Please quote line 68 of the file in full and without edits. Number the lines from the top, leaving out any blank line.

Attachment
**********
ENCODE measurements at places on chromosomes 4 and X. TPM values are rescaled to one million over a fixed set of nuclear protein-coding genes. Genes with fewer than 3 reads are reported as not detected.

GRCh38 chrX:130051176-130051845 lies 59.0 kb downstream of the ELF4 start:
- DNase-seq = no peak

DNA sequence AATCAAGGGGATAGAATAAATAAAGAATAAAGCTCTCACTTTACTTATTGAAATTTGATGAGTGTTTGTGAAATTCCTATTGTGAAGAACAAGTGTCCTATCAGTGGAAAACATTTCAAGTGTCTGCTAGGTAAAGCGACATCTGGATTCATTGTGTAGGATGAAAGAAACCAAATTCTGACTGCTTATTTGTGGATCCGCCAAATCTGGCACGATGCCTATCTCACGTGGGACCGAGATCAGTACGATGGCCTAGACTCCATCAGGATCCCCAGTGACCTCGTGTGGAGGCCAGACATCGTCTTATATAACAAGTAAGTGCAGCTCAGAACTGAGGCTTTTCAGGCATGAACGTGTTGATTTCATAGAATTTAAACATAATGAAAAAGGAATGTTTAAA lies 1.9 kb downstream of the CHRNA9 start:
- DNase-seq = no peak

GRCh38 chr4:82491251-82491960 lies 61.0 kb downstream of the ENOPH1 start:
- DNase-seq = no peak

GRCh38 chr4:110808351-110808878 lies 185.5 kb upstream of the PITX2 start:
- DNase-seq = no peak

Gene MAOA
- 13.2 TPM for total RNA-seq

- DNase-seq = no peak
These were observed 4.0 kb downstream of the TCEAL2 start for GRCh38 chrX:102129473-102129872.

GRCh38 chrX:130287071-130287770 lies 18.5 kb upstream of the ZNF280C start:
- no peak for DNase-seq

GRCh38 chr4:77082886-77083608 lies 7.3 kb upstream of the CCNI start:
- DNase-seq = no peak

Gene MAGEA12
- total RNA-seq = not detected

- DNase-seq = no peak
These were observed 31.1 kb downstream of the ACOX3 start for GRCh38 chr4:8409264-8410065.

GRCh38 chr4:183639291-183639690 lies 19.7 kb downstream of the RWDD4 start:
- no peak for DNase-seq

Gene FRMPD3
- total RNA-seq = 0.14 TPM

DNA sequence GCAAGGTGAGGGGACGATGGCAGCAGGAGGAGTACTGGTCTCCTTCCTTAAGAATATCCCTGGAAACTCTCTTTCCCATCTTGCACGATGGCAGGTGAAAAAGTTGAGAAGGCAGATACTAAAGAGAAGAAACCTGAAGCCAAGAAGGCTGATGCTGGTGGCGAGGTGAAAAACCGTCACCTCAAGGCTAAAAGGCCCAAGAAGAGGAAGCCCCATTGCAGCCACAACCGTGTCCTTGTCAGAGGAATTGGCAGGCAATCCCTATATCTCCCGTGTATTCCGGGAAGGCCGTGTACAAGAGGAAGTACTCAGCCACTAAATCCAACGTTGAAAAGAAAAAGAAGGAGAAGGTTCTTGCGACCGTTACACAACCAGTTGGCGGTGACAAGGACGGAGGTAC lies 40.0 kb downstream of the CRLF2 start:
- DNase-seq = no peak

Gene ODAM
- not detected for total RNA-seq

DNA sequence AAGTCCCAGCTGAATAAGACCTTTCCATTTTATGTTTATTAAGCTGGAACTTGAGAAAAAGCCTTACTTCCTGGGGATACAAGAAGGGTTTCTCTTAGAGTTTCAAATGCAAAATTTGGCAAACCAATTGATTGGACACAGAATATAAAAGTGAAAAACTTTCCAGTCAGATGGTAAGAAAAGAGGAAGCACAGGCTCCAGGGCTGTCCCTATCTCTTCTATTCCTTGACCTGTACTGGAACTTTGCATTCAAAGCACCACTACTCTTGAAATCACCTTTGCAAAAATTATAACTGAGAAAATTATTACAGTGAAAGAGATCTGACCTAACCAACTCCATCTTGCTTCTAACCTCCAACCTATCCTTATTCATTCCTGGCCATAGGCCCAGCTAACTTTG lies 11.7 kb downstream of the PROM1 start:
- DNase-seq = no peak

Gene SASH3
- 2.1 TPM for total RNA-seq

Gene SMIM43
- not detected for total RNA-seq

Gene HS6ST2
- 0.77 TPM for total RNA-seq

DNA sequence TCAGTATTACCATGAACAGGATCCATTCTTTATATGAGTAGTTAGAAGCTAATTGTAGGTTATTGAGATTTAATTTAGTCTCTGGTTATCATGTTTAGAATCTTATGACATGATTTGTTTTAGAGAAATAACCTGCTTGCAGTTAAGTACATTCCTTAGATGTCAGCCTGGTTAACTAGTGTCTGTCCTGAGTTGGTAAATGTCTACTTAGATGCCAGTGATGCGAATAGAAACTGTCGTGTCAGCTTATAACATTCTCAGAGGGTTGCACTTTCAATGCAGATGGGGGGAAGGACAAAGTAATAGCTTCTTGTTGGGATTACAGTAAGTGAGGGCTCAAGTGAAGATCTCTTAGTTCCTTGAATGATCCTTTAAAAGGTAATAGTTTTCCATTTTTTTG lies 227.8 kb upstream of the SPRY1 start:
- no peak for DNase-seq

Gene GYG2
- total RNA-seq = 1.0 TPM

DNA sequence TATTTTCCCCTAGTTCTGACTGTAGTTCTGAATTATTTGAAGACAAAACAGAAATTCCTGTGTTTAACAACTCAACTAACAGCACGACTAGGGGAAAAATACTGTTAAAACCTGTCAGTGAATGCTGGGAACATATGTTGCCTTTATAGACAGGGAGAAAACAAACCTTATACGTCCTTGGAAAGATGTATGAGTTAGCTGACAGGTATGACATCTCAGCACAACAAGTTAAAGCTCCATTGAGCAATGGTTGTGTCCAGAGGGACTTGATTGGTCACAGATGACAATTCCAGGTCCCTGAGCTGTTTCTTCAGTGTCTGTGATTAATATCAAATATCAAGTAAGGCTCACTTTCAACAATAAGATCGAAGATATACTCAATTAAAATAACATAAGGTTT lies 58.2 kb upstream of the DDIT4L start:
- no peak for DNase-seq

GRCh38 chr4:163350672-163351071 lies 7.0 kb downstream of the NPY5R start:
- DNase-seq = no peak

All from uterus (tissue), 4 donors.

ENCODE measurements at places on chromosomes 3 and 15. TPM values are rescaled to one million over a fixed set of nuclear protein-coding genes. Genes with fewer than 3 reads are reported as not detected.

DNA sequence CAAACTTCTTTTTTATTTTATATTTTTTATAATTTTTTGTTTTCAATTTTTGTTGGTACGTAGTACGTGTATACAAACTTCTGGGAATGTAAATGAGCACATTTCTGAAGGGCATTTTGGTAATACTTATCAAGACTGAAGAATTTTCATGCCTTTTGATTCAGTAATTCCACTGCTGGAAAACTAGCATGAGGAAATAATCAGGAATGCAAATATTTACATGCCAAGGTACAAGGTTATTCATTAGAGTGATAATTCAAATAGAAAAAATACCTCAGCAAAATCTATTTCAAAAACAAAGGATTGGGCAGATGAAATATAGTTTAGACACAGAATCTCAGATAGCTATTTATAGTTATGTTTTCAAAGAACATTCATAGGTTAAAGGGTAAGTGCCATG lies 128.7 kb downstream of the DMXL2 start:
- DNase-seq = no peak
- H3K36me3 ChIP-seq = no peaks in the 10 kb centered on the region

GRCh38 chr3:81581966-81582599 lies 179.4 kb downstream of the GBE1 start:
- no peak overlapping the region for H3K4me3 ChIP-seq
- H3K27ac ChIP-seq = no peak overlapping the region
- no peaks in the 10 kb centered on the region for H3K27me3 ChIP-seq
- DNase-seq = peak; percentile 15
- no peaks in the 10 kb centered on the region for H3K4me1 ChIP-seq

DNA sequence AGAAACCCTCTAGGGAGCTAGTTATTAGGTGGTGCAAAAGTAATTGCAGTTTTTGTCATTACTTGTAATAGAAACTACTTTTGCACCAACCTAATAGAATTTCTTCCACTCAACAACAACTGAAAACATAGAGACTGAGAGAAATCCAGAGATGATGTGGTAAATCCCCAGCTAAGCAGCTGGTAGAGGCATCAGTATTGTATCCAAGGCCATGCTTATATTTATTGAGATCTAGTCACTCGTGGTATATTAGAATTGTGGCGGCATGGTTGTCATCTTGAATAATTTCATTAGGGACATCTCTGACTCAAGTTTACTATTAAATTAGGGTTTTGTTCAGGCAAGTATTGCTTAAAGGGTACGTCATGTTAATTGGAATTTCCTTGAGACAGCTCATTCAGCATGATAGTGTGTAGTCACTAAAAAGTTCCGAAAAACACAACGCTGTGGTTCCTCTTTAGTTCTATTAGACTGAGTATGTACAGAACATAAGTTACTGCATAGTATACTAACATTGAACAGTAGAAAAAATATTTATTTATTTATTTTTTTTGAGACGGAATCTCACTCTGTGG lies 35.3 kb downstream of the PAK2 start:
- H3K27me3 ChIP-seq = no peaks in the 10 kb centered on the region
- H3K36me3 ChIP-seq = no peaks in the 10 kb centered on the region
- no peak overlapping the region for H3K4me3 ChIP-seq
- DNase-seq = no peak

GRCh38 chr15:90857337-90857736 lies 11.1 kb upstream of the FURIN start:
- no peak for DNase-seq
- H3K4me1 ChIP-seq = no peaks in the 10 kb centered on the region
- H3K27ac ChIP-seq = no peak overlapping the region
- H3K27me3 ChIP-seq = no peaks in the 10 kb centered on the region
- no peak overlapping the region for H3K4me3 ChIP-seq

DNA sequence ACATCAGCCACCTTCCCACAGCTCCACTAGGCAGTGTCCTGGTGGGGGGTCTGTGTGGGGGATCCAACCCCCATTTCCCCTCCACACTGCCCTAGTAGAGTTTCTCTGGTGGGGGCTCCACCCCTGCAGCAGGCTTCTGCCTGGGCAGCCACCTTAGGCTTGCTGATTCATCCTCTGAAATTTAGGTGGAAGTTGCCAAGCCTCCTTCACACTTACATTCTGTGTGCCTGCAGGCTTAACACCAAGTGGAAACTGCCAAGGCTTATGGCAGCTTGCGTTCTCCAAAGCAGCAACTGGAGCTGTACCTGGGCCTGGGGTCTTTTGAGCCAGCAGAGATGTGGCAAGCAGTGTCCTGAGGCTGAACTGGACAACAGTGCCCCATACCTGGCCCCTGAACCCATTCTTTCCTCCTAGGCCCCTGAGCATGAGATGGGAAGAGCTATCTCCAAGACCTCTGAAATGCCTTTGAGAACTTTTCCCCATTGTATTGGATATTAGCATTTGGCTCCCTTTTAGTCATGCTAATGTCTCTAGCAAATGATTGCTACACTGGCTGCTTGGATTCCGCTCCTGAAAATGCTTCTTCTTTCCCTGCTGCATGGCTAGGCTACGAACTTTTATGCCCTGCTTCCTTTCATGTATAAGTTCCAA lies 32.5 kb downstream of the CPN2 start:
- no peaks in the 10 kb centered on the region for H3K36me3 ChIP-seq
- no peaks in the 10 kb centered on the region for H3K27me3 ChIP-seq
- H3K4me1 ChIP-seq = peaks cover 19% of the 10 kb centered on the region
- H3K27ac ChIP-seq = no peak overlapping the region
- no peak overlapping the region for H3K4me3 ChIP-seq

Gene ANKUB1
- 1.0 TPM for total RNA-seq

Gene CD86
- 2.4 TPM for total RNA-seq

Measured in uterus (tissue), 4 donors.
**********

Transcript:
DNA sequence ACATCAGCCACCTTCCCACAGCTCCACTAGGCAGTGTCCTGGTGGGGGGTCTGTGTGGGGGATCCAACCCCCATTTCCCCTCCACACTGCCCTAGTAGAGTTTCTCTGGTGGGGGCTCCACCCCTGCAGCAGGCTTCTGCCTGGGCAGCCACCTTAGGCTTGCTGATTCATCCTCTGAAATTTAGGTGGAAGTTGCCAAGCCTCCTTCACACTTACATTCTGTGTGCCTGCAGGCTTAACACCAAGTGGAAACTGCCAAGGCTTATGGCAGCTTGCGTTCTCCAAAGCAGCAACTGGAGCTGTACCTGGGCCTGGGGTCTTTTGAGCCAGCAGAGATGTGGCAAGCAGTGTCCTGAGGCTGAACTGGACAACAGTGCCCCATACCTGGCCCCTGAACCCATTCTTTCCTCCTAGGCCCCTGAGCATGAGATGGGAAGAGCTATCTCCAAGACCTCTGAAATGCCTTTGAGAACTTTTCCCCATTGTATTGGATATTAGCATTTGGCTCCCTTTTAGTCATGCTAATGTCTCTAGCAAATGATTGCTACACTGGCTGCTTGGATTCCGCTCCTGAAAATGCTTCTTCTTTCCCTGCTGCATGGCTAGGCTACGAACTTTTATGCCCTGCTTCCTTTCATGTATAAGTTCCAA lies 32.5 kb downstream of the CPN2 start: